A new biography by Jason L. Riley called “Maverick: A Biography of Thomas Sowell” focuses on the critical thinker Thomas Sowell, who seems to think with every fiber of his being.
As of this writing, Thomas Sowell is 91 and going strong. According to Prager University, he is “an economist, a historian, a philosopher, and one of the greatest social theorists America has ever produced. In a career spanning six decades, he’s published more than 40 books and written thousands of newspaper columns on topics ranging from economic history and political philosophy to social inequality, education, and race. And he might be the most important scholar you’ve never heard of. ”
Why haven’t more people heard of him? Riley maintains that this black scholar is not better known because his impressive body of work challenges orthodoxies held dear by most of his fellow intellectuals and the mainstream media. He is not a true conservative because of some positions he has taken, such as the decriminalization of drugs. Also, Sowell has been accused of adopting certain stances merely to curry favor. Finally, like many black thinkers, he has been labeled an “Uncle Tom.”
I say, forget about labels. Sowell, as Riley calls him, is a maverick, a fabulous free thinker with street smarts who has an interest in truth based on facts, not politics. He uses, as Riley says, “data-driven evidence to test theories and examine social phenomena.”
Sowell was born in rural North Carolina in 1930 to a very poor family. He was orphaned at a very young age and lived in the Jim Crow South, but at age 8, his family moved to Harlem.
When older, he was admitted to one of New York’s most competitive high schools but dropped out and left home a year later. He took whatever jobs were available at the time because he was a black high school dropout with few marketable skills. He didn’t get around to earning a college degree until he was already in his late 20s and had served in the Marines.
In the 1960s and 1970s, Sowell served on the faculties of several universities. Again, actual experience influenced him. He concluded that affirmative action didn’t work; in fact, racial double standards were actually hurting blacks since academic expectations were lowered for them. Sowell believed that if students were educated using rigorous standards, most would not disappoint. He did not like the university giving students the opportunity to “alibi, cheat, whine or intrigue.”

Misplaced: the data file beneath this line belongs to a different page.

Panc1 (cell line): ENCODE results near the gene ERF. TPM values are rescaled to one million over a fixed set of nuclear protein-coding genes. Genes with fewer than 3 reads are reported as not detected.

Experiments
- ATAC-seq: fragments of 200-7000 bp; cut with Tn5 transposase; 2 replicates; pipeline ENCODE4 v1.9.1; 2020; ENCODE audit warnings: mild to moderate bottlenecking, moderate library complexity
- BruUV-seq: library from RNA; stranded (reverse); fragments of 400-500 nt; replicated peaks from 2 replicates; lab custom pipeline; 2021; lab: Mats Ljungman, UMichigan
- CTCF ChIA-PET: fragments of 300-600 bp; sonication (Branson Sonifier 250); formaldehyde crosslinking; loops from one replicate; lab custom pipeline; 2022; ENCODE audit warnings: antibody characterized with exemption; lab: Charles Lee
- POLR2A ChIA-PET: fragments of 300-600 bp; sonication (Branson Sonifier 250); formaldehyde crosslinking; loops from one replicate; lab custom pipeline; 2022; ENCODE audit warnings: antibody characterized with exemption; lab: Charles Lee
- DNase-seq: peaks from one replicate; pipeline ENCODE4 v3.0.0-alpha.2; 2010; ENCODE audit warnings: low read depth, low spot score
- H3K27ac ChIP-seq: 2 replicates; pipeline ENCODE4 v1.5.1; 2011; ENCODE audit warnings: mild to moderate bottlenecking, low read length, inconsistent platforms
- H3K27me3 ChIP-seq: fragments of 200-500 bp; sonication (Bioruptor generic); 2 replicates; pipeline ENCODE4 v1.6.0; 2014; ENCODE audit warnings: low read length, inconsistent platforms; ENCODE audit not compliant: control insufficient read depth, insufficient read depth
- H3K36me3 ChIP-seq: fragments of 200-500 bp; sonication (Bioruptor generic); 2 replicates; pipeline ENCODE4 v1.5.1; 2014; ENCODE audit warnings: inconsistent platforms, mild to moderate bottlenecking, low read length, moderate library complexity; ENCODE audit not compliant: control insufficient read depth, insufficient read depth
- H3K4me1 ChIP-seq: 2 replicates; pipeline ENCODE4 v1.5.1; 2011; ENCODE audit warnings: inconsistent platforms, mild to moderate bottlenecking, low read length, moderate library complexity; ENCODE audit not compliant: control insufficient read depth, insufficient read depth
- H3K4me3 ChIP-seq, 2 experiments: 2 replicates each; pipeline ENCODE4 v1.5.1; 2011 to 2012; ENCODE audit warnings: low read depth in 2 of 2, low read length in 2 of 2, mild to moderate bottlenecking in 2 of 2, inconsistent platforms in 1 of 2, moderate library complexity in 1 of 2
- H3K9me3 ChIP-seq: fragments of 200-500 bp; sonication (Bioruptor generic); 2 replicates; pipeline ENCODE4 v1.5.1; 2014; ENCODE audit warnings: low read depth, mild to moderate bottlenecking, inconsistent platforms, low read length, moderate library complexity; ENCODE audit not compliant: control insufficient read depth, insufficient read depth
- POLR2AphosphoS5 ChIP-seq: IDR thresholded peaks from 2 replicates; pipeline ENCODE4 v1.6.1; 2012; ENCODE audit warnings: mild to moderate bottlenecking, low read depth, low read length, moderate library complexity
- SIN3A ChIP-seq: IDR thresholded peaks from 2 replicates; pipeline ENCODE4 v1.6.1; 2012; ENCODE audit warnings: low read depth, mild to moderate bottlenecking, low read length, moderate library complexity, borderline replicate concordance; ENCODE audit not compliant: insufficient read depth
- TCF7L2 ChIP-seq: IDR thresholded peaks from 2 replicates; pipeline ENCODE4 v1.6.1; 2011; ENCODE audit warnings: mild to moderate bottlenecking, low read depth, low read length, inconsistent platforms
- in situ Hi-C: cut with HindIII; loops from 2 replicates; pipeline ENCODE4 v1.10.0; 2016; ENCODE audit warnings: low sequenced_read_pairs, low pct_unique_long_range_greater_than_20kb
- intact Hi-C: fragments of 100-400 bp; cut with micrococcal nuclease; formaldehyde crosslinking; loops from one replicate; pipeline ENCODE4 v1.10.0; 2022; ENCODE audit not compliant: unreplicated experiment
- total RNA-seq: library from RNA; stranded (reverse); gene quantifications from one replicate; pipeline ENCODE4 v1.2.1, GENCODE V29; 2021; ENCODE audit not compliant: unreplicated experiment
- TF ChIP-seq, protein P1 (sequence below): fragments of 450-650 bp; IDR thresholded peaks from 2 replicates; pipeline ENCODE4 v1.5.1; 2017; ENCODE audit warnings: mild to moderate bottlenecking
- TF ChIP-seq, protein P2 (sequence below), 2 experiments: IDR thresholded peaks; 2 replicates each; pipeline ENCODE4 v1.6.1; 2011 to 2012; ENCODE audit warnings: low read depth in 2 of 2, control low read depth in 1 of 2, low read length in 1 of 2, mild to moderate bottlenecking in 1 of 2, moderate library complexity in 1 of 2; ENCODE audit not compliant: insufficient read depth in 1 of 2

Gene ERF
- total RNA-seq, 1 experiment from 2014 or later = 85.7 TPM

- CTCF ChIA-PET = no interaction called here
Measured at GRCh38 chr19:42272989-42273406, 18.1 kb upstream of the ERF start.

Sowell practiced what he preached. He taught mainly through discussion rather than by lecture or from a textbook. Sowell wasn’t interested in merely testing the recitation skills of students or their ability to memorize facts. “My teaching was directed toward getting the student to think,” he said. He challenged his students.
Also, he was enormously skeptical of the idea of students having a voice in creating their own courses. He felt that students often don’t know yet what will prove to be relevant to their education.
In 1980, Sowell left the academic world to join the Hoover Institution on the campus of Stanford University. He has been there ever since.
Most of Riley’s book is devoted to Sowell’s writings, and thus it is not a typical biography. Rather, it features profound discussions of many of Sowell’s fascinating books, including some of the following:
“Knowledge and Decisions” aims to deepen the reader’s understanding of how prices serve as communication mechanisms in a society, and how people adjust over time to dynamic conditions in the real world.
“Civil Rights: Rhetoric or Reality?” compares the intentions of liberalism with the reality of the effects of its policies.
“Late-Talking Children” appeared in 1997, and a follow-up, “The Einstein Syndrome: Bright Children Who Talk Late” was published four years later. Based on his experience with his son, Sowell wrote it so parents would guard against having their children incorrectly labeled and put into special education programs where they might not belong. Sowell writes from experience: Close to his fourth birthday, Sowell’s son began to speak. The son turned out to be an especially gifted math student, who went on to earn his college degree in computer science.
“A Conflict of Visions” is an attempt to explain why two people similarly well-informed and similarly well-meaning can reach opposite conclusions, not just on a given issue but on a whole range of them.
All in all, Sowell is hopeful that his works will inspire other blacks to advocate critical thinking.
Even if the reader does not agree with Sowell’s conclusions, his advocacy of looking to the facts rather than following one overreaching philosophy would serve us well at this time.
‘Maverick: A Biography of Thomas Sowell’
Jason L. Riley
May 25, 2021
304 pages, hard cover
To see another article about a Thomas Sowell book, visit “Book Review: Charter Schools and Their Enemies.”
Linda Wiegenfeld is a retired teacher. She can be reached for comments or suggestions at email@example.com